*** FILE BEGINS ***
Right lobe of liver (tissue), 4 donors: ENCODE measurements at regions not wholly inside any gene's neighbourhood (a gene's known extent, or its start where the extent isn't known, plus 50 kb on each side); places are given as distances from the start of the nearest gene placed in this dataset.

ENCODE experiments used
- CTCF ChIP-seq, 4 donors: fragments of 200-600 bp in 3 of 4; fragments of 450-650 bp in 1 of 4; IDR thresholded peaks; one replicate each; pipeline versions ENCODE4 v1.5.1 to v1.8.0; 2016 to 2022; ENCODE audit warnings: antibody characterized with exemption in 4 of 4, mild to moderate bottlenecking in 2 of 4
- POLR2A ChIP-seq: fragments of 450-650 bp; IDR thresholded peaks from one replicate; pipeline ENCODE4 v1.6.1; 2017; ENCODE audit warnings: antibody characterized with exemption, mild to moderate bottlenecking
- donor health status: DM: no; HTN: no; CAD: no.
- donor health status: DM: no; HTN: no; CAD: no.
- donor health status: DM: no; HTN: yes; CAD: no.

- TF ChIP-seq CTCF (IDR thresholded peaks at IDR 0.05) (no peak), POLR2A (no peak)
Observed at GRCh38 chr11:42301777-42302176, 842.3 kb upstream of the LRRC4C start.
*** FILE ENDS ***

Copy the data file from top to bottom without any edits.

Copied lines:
Right lobe of liver (tissue), 4 donors: ENCODE measurements at regions not wholly inside any gene's neighbourhood (a gene's known extent, or its start where the extent isn't known, plus 50 kb on each side); places are given as distances from the start of the nearest gene placed in this dataset.

ENCODE experiments used
- CTCF ChIP-seq, 4 donors: fragments of 200-600 bp in 3 of 4; fragments of 450-650 bp in 1 of 4; IDR thresholded peaks; one replicate each; pipeline versions ENCODE4 v1.5.1 to v1.8.0; 2016 to 2022; ENCODE audit warnings: antibody characterized with exemption in 4 of 4, mild to moderate bottlenecking in 2 of 4
- POLR2A ChIP-seq: fragments of 450-650 bp; IDR thresholded peaks from one replicate; pipeline ENCODE4 v1.6.1; 2017; ENCODE audit warnings: antibody characterized with exemption, mild to moderate bottlenecking
- donor health status: DM: no; HTN: no; CAD: no.
- donor health status: DM: no; HTN: no; CAD: no.
- donor health status: DM: no; HTN: yes; CAD: no.

- TF ChIP-seq CTCF (IDR thresholded peaks at IDR 0.05) (no peak), POLR2A (no peak)
Observed at GRCh38 chr11:42301777-42302176, 842.3 kb upstream of the LRRC4C start.